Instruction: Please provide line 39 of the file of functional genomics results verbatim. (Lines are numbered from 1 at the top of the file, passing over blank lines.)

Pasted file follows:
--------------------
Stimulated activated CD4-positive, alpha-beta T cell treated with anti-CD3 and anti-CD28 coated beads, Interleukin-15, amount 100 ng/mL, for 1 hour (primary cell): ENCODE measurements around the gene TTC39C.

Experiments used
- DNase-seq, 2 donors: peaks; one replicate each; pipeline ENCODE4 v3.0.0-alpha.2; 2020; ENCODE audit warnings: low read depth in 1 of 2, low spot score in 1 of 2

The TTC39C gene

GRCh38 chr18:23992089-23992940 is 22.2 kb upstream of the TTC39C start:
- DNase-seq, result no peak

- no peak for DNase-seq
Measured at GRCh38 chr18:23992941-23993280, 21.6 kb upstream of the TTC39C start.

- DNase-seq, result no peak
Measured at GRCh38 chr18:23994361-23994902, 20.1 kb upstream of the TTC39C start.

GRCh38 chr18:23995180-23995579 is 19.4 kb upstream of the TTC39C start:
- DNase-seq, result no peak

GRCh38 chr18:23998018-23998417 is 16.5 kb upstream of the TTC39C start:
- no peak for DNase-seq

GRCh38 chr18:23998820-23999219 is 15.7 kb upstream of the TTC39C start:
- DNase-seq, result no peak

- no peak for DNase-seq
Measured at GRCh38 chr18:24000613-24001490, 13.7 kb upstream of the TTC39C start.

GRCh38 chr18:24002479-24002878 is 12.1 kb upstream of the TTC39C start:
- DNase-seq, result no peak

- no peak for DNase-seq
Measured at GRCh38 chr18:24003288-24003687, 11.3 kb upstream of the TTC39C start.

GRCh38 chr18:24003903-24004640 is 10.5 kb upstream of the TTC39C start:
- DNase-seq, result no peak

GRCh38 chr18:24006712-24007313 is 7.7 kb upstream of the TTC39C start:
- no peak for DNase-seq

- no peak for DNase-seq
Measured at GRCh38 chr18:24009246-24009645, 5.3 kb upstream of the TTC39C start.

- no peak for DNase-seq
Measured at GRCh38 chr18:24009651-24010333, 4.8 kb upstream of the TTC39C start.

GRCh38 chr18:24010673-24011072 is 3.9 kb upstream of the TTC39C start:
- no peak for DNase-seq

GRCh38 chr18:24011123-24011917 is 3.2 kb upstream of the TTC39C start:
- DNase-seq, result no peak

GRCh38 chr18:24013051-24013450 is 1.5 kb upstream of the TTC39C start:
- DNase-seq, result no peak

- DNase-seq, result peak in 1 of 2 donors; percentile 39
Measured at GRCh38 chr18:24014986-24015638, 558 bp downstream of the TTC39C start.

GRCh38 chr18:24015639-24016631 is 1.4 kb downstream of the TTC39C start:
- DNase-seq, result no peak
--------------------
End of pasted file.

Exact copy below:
GRCh38 chr18:24015639-24016631 is 1.4 kb downstream of the TTC39C start: